Hagwilget First Nation is located fewer than five kilometres from New Hazelton. It is home to approximately 220 on-reserve members. (Google Maps photo)

Hagwilget First Nation is located fewer than five kilometres from New Hazelton. It is home to approximately 220 on-reserve members. (Google Maps photo)

Hagwilget council says protestors interfering with important work

Postponed elections now planned for early October

A group of Hagwilget First Nation members blockading the first nation’s administration offices is preventing vital work from taking place, says a press release from the chief councillor and council.

That work includes preparations for an election in early October after a scheduled vote was postponed because of the pandemic, the release added. Also affected is a fire emergency preparedness plan.

“Plywood was installed, blocking entrances to the building, denying entry by band council and staff arriving to work. Representatives of the blockaders have submitted demands to council, and have also communicated they will deny access for business on behalf of Hagwilget Indian Band members,” the release continued.

“Council is prepared to arrange for the services of a neutral third party to facilitate discussions as soon as practical.”

READ MORE: Elected Wet’suwet’en chief blasts closed-door land title deal

The council did acknowledge the pandemic has affected people but that essential services are being provided.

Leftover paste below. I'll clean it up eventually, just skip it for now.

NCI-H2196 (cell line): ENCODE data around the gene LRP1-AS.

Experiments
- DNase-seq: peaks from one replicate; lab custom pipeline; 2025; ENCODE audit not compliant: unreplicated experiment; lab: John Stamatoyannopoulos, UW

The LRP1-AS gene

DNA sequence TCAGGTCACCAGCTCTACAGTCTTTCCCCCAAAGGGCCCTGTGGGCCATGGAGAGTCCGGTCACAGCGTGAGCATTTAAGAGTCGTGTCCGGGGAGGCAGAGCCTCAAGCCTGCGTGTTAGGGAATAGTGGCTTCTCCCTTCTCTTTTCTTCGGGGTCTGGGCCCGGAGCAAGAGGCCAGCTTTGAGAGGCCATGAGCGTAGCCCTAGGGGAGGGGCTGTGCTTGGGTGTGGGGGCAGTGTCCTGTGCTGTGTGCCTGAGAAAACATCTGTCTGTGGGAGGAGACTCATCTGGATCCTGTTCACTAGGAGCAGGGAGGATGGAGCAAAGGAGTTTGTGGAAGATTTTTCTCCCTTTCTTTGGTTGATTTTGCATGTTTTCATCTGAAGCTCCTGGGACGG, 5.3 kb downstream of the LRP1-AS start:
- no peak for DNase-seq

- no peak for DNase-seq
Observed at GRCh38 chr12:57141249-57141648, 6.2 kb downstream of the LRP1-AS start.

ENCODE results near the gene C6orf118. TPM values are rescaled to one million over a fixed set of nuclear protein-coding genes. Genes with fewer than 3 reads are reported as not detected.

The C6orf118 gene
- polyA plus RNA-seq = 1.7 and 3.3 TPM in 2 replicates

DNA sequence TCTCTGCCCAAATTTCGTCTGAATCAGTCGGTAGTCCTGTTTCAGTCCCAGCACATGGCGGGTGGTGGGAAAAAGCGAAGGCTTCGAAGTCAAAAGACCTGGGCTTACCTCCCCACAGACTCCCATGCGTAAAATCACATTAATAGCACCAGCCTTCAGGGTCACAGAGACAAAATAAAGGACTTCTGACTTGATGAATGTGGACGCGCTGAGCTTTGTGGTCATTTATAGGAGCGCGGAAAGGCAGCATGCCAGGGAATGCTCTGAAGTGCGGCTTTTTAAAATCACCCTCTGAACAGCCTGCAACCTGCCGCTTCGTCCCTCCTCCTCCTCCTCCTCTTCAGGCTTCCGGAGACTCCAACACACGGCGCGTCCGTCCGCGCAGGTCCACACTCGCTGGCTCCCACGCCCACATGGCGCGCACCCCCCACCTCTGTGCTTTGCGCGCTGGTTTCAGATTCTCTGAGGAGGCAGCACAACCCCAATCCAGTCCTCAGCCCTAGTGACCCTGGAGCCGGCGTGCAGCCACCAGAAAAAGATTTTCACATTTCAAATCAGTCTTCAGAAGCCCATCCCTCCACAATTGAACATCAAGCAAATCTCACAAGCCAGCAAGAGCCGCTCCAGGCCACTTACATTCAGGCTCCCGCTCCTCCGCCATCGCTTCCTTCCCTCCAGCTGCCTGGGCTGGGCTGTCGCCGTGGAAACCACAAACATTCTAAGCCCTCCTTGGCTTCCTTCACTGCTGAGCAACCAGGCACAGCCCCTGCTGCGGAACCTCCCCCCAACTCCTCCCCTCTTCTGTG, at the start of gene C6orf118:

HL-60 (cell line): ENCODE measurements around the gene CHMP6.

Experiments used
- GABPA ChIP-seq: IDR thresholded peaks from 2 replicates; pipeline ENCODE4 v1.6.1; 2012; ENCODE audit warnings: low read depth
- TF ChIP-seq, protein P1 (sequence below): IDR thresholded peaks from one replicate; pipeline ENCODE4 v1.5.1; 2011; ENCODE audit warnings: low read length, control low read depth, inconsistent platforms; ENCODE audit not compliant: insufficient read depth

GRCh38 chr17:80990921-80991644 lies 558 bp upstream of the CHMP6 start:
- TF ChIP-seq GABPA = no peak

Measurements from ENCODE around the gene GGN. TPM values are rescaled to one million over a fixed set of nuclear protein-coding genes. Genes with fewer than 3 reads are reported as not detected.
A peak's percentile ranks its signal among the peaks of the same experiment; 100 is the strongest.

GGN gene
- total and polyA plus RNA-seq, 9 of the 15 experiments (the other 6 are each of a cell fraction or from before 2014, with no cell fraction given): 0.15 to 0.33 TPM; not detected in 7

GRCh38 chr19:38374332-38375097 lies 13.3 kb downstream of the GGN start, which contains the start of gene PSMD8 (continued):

That includes work on the sewage system and work on the community’s sewage lagoon requiring the installation of safety systems to enable repairs and re-design of the lagoon’s aerator system, the council indicated.

“Council continues to be committed to working towards transparent and accountable government, and to this end has operated under a governance policy ratified and implemented in April 2020,” the release stated.

“The policy was scheduled to be released to members, to begin the bylaw process. This includes the creation of a membership comprised of governance and finance committees.

“Obtaining membership’s input and recommendations to the policy, and bylaw status will ensure all future chief and council are bound by the governance policy. This work is also being disrupted by the blockade.”

The release said the election postponement was done according to the Indian Act and that the delay is not to the maximum allowed under the Indian Act.

READ MORE: Bob Joseph: Why the Indian Act must go and Canada will be better for it

“Council discussions were held and processing of the documents to trigger an election in early October is scheduled for the next duly convened meeting of the council,” the release stated.

While there are preparations for an election, the band council has hired the accounting firm of KPMG to do a financial audit from 2010 to 2019.

That audit will be released but only to band members.



deb.meissner@interior-news.com

Like us on Facebook and follow us on Twitter